The Second issue which aggravated me is the agenda she is promoting that had her spouting all kinds of nonsensical unfounded and long ago dis-proven babble regarding the MMR vaccine as being the cause for autism , animating her conversations with pedantic technical words intended to obfuscate the averagely informed parent and to present herself as the all-knowing queen of all that is autism , even handing out cards to different  “professionals” who have “saved her son ” in dubious ways by detoxing his body from the array of chemicals added to the vaccine which according to her, is the reason he is as he is.

Now some people might question the nature of my anger and wonder at the reason I should be so rankled by her actions – after all, she is but a mother trying to find answers and provide her child with the best tools to help him in this harsh world , who am I to fault her her joy at having “discovered” the cure which has made her son that much better ? (the strict regimens he follows at a school specialized in educating autistic children is completely unaccounted for by her in the progress he has made )  I wish to clarify that the reason for my anger is that her happiness comes at the expense of autistic individuals everywhere  , as well as the parents who happen to be taken in by her erroneous if somewhat charismatic rants against vaccines.

From the few tidbits of conversation I have been exposed to while waiting for my son , I have gathered that at least 2 other parents have already taken their children to be detoxed from the evil vaccine, and have heard another speculating on the vaccine and wondering whether or not she should potentially skip administering it to future offspring.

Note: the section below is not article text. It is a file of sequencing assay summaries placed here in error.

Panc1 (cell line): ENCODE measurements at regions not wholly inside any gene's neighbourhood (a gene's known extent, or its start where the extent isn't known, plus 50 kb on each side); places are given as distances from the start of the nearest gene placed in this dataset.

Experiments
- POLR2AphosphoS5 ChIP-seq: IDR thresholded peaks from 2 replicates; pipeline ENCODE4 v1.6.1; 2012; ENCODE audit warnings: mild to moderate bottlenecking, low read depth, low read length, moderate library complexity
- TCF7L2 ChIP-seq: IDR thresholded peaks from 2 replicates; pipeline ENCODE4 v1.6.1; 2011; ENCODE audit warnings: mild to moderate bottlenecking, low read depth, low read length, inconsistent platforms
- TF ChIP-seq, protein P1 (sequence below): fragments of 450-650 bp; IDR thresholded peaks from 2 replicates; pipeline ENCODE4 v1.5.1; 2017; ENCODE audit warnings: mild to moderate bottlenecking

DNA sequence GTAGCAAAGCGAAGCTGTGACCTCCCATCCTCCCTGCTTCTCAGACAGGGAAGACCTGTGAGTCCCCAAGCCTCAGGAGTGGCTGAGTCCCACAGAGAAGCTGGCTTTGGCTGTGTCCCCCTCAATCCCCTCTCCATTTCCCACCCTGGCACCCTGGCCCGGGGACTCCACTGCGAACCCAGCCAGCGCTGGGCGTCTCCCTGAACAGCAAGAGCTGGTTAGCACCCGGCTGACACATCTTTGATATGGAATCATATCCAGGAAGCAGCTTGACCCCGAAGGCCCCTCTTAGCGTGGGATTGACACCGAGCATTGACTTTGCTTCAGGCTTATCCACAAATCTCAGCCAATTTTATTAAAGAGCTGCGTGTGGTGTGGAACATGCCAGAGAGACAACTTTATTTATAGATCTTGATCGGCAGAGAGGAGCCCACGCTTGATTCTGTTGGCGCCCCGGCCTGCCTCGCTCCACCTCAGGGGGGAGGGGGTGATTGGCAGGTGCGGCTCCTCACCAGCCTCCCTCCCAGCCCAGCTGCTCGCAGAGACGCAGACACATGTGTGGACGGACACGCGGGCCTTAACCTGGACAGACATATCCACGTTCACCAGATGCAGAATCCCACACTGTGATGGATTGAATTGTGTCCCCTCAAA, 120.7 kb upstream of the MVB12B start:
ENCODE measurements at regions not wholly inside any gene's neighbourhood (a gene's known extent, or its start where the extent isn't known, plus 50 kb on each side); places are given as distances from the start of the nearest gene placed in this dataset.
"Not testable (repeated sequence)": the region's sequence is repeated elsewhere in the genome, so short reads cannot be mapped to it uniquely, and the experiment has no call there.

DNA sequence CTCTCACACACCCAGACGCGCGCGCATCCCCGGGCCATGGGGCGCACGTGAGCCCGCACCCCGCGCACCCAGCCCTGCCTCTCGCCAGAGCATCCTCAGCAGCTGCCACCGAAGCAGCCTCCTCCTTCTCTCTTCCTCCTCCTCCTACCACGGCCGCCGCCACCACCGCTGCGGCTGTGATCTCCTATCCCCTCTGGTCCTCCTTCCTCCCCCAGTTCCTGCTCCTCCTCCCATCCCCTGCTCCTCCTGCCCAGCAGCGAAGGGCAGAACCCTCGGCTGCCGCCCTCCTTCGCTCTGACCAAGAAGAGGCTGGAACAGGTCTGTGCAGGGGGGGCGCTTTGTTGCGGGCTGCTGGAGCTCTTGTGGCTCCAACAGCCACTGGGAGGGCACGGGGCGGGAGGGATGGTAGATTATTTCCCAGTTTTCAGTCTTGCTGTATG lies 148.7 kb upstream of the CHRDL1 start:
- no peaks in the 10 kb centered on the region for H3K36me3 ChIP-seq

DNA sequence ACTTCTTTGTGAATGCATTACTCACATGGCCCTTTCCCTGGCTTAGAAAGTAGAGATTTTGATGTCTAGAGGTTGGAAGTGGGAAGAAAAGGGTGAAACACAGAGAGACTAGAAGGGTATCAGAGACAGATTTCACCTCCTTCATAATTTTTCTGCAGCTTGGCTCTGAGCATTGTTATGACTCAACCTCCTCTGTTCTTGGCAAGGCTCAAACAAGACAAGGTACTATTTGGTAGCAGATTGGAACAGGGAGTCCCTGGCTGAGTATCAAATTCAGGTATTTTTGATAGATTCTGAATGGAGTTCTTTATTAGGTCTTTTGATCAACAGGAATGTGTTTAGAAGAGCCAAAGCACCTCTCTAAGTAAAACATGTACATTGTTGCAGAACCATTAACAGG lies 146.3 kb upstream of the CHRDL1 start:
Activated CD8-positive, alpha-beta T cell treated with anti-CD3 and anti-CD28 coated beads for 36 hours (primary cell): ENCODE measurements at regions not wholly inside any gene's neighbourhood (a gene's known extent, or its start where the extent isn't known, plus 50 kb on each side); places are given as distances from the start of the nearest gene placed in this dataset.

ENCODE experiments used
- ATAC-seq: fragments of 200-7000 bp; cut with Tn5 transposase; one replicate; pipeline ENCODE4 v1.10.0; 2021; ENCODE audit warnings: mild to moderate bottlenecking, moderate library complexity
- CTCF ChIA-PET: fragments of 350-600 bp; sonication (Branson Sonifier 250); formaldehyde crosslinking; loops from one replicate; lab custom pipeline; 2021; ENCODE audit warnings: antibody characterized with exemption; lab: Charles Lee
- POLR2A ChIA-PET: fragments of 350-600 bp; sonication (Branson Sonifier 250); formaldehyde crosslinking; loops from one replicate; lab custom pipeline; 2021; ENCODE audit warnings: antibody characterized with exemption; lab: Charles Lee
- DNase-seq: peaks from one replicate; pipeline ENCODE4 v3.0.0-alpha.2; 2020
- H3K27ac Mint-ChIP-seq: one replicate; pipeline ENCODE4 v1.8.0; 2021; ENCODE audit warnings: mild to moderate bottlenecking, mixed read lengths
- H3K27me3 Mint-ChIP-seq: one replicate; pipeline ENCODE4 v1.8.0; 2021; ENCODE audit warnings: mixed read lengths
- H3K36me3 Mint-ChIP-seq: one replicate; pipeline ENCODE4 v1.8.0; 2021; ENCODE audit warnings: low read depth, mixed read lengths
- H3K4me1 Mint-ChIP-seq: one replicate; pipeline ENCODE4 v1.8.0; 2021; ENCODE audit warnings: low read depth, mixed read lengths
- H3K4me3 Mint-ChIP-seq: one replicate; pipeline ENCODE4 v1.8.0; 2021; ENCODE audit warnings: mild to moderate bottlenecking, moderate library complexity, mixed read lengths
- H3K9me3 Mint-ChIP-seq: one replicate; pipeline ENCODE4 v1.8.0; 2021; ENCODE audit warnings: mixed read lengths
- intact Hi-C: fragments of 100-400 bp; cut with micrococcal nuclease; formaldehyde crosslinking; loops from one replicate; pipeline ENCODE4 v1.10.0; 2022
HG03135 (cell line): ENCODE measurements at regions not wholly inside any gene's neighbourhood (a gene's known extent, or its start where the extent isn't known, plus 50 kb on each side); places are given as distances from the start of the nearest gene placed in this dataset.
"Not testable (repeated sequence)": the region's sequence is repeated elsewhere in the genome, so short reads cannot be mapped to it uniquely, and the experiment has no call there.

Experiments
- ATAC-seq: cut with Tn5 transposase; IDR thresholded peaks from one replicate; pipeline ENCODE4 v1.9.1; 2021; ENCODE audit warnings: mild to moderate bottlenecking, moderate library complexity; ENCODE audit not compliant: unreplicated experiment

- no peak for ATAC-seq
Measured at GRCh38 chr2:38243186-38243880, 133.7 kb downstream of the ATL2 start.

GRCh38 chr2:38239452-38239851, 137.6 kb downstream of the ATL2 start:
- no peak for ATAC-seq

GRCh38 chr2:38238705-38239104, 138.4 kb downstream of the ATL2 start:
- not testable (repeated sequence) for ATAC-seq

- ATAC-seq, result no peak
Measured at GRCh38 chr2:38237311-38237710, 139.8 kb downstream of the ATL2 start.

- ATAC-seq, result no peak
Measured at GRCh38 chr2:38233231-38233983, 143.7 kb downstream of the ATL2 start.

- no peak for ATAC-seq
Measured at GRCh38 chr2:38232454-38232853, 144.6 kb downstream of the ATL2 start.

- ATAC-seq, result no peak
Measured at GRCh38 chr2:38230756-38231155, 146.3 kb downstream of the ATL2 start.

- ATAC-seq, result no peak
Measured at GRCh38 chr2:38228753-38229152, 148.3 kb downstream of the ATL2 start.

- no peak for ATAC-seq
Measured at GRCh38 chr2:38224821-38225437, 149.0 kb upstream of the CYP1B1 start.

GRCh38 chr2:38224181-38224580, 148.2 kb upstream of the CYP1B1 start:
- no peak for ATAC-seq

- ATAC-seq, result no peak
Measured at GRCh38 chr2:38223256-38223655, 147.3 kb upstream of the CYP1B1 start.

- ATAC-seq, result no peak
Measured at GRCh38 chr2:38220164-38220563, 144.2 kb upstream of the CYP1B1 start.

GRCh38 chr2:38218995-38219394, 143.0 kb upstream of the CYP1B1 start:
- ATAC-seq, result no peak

For a brief clarification of the history of the controversy regarding the vaccine, here’s a clear article which tracks the timeline and the reason the false correlation arose , complete with links to other articles and studies done to disprove the vaccine as being the cause for autism.

http://theweek.com/article/index/242395/autism-and-vaccines-a-timeline-of-the-dubious-theory-and-the-ongoing-debate

But please, don’t take my word for it. I am after all only a person on the internet linking to other sources from the internet, so do some research for yourself and you’ll find an abundance of academic and peer reviewed papers on the issue. In any case, it is clear that the risks of skipping the vaccine are much more pernicious than administering it.

The picture of autism this woman is painting is one where autistic individuals including  her son are not “normal” , where they are ill and need saving to be able to be complete , a view which is highly detrimental to any child’s development. Her behavior and outlook towards her son as being some kind of incomplete person who needs curing in order to fit into her standards highlights the child’s differences and renders them shortcomings in his eyes, thus causing more anxiety and stress in dealing with his surroundings , possibly promoting his introspection and disconnect from a world which he has learned to perceive as un-accepting of him and aggravating the symptoms associated with autism.

Perhaps if she actually accepted his differences instead of trying to conform him to her ideals of normalcy, she might get her “miracle cure”, because when neurologically typical children are forced to conform to their parent’s ideals, they rebel . Autistic children’s rebellion though comes in the form of disconnect .

While I know I might be projecting all my frustrations and bitterness over a wide range of issues onto this woman , I do it because I believe that if parents start accepting their autistic children for who they are , the rest of society will follow , and the future for the neurologically a-typical will be that much brighter.